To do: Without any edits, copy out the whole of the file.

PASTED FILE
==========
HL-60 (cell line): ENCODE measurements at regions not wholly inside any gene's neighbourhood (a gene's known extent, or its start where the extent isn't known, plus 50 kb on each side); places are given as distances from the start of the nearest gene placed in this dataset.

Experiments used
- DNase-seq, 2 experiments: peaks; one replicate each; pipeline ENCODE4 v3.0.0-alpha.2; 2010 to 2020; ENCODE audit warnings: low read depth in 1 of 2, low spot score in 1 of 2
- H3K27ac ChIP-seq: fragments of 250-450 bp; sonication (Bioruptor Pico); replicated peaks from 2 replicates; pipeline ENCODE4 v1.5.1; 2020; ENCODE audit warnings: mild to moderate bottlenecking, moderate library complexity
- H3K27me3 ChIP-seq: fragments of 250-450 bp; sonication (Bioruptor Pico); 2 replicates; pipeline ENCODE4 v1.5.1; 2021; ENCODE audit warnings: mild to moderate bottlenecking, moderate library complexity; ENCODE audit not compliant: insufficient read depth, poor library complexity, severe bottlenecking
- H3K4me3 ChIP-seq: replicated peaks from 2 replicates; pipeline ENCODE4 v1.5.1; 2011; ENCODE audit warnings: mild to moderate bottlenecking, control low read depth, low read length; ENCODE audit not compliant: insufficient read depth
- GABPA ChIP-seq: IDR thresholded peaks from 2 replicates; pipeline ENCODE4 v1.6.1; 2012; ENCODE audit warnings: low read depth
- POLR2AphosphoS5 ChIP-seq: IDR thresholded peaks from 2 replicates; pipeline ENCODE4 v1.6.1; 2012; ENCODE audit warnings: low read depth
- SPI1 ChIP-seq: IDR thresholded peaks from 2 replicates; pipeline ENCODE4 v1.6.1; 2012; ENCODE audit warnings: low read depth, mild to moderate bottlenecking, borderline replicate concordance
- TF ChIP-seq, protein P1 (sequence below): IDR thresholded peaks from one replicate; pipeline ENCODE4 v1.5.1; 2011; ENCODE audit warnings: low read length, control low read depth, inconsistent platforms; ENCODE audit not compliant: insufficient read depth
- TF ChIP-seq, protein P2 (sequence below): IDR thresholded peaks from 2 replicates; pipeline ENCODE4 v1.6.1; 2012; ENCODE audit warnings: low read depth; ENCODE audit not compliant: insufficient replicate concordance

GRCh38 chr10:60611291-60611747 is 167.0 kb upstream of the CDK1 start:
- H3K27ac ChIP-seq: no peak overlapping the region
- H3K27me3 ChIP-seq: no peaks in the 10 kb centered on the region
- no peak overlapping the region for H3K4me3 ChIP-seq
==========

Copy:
HL-60 (cell line): ENCODE measurements at regions not wholly inside any gene's neighbourhood (a gene's known extent, or its start where the extent isn't known, plus 50 kb on each side); places are given as distances from the start of the nearest gene placed in this dataset.

Experiments used
- DNase-seq, 2 experiments: peaks; one replicate each; pipeline ENCODE4 v3.0.0-alpha.2; 2010 to 2020; ENCODE audit warnings: low read depth in 1 of 2, low spot score in 1 of 2
- H3K27ac ChIP-seq: fragments of 250-450 bp; sonication (Bioruptor Pico); replicated peaks from 2 replicates; pipeline ENCODE4 v1.5.1; 2020; ENCODE audit warnings: mild to moderate bottlenecking, moderate library complexity
- H3K27me3 ChIP-seq: fragments of 250-450 bp; sonication (Bioruptor Pico); 2 replicates; pipeline ENCODE4 v1.5.1; 2021; ENCODE audit warnings: mild to moderate bottlenecking, moderate library complexity; ENCODE audit not compliant: insufficient read depth, poor library complexity, severe bottlenecking
- H3K4me3 ChIP-seq: replicated peaks from 2 replicates; pipeline ENCODE4 v1.5.1; 2011; ENCODE audit warnings: mild to moderate bottlenecking, control low read depth, low read length; ENCODE audit not compliant: insufficient read depth
- GABPA ChIP-seq: IDR thresholded peaks from 2 replicates; pipeline ENCODE4 v1.6.1; 2012; ENCODE audit warnings: low read depth
- POLR2AphosphoS5 ChIP-seq: IDR thresholded peaks from 2 replicates; pipeline ENCODE4 v1.6.1; 2012; ENCODE audit warnings: low read depth
- SPI1 ChIP-seq: IDR thresholded peaks from 2 replicates; pipeline ENCODE4 v1.6.1; 2012; ENCODE audit warnings: low read depth, mild to moderate bottlenecking, borderline replicate concordance
- TF ChIP-seq, protein P1 (sequence below): IDR thresholded peaks from one replicate; pipeline ENCODE4 v1.5.1; 2011; ENCODE audit warnings: low read length, control low read depth, inconsistent platforms; ENCODE audit not compliant: insufficient read depth
- TF ChIP-seq, protein P2 (sequence below): IDR thresholded peaks from 2 replicates; pipeline ENCODE4 v1.6.1; 2012; ENCODE audit warnings: low read depth; ENCODE audit not compliant: insufficient replicate concordance

GRCh38 chr10:60611291-60611747 is 167.0 kb upstream of the CDK1 start:
- H3K27ac ChIP-seq: no peak overlapping the region
- H3K27me3 ChIP-seq: no peaks in the 10 kb centered on the region
- no peak overlapping the region for H3K4me3 ChIP-seq